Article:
Lt. Col. Martin O'Donnell, a spokesman for USA forces in Afghanistan, said American forces and US attack helicopters had assisted Afghan troops in pushing back the Taliban during the night's multiple attacks in Ghazni.
After repulsing the daring nighttime assault, police were conducting house-to-house searches for stragglers and to discover how the Taliban infiltrated so deep into Ghazni city, barely 120 km south of the Afghan capital of Kabul.
Taliban fighters have attacked Ghazni, Afghanistan's eastern provincial capital, leaving dead and wounded before Afghan forces pushed them out of the city, officials said.
An Afghan military helicopter crash landed in the city during the daytime fighting, and four Afghan soldiers on board were injured, one critically, said Mohammad Radmanish, spokesman for the Ministry of Defense.
Hemat, the hospital administrator, said two wounded civilians were brought to the hospital.
The Taliban issued a statement claiming to have captured "most of the government buildings inside the city", and claiming to have killed and wounded 140 security forces.
Taliban spokesman Zabihullah Mujahid claimed parts of the city had been seized and scores of people killed.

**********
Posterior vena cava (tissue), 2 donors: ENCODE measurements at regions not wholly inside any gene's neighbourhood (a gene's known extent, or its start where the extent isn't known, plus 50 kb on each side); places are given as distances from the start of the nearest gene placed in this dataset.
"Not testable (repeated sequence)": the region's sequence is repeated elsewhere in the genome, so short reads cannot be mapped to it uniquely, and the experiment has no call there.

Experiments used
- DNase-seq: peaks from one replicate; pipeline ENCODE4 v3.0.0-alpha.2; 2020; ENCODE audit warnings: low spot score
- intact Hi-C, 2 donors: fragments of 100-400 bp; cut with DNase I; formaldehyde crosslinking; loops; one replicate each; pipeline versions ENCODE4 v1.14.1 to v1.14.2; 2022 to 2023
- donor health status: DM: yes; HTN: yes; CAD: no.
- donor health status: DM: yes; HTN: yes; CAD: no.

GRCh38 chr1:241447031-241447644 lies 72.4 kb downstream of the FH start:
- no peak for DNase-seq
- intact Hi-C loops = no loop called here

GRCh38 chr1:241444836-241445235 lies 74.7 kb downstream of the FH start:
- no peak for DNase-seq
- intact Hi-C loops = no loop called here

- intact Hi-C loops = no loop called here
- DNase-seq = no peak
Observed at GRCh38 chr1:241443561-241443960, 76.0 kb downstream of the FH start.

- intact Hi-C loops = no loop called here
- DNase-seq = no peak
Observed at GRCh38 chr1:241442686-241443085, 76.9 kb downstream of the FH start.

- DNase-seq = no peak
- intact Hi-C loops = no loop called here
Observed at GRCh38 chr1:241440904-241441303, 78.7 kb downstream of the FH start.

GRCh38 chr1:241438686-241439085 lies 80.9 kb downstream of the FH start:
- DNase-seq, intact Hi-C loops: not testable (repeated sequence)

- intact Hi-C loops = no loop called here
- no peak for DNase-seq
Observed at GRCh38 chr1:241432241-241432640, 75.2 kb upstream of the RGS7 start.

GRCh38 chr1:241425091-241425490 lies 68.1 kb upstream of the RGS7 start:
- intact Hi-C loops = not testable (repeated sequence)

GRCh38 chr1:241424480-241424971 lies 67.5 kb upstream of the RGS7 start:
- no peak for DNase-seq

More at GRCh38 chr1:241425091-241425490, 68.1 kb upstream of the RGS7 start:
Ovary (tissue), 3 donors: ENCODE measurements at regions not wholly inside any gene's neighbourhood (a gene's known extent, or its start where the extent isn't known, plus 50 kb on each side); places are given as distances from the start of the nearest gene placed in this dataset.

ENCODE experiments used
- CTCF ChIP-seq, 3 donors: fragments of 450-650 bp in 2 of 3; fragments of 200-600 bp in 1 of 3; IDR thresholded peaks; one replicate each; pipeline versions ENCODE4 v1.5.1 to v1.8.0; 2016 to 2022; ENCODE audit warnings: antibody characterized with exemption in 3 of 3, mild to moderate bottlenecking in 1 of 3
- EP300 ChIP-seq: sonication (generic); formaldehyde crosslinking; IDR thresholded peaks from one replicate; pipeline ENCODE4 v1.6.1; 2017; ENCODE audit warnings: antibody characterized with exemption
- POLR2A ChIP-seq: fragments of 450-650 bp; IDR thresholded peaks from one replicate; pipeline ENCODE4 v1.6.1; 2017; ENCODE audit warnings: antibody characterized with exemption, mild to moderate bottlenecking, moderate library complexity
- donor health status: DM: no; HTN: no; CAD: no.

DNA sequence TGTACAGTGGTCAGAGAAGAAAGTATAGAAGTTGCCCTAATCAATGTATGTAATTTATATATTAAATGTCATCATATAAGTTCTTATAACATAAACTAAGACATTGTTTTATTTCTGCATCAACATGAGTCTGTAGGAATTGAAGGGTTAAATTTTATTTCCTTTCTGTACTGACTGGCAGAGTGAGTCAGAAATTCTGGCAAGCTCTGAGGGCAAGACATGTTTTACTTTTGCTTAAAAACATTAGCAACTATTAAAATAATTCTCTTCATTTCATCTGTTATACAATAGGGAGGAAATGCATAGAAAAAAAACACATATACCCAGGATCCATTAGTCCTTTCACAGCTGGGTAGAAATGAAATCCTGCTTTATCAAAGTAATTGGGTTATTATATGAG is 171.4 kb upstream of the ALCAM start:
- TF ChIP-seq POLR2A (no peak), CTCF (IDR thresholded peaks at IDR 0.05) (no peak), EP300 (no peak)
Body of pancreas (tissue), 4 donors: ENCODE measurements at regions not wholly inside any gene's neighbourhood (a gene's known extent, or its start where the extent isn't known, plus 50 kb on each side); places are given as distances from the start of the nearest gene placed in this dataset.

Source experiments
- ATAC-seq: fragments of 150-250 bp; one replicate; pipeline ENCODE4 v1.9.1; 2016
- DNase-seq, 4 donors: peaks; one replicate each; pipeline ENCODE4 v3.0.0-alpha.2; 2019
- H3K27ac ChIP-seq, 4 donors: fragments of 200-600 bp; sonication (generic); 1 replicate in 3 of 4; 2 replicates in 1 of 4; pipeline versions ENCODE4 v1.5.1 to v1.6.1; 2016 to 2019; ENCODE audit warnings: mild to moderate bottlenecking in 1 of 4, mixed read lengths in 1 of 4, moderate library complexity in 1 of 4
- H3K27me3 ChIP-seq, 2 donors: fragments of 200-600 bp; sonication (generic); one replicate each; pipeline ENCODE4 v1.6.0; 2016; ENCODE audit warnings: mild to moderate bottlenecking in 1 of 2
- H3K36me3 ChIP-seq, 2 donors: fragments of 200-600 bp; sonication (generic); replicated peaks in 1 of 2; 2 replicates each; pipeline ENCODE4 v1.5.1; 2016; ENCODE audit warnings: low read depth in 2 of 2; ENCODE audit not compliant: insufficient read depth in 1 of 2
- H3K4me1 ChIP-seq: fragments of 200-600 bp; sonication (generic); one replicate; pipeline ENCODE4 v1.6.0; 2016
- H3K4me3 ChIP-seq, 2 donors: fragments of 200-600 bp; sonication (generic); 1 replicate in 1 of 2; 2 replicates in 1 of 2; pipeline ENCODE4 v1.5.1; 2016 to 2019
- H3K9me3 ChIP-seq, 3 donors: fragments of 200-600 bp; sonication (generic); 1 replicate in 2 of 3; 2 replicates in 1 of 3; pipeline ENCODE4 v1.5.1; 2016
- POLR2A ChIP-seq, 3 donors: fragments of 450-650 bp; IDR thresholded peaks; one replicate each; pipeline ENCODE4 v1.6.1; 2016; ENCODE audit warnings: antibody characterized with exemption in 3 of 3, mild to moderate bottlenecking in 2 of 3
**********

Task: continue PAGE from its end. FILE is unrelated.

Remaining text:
United States forces responded with attack helicopters and a drone strike, according to US Forces Afghanistan spokesman Lt. Col. Martin O'Donnell.
The residents said airstrikes also targeted Taliban's positions.
The Taliban are fighting the Western-backed government to restore their version of sharia, or Islamic law, after they were driven out by US -led forces in 2001.
But with Taliban fighters believed to be hiding in residential areas, it was unclear whether the government had full control of the city, with communications badly hit after a number of telecoms installations were destroyed. He said three Taliban had been killed and eight wounded.
The Taliban have stepped up attacks across the country since North Atlantic Treaty Organisation and the United States formally ended their combat mission in 2014, and have seized control of several districts.
The attack on Ghazni comes as the Taliban faces growing pressure to agree to peace talks with the Afghan government to end the 17-year war.
But a spokesman for US Forces in Afghanistan said fighting had "ceased" as of Friday morning. The Taliban have rebuffed offers of negotiations with the government but have held one preliminary round of direct talks with Alice Wells, Washington's top diplomat for South and Central Asia, including Afghanistan.
While he said such a move is probably not imminent, "a few more headlines that show "his generals" are "failing" in Afghanistan could produce some personnel moves, and then a policy shift".
An Islamic State affiliate has carried out dozens of deadly attacks in recent years, mainly targeting security forces and minority Shiites. Associated Press writer Maamoun Youssef in Cairo contributed.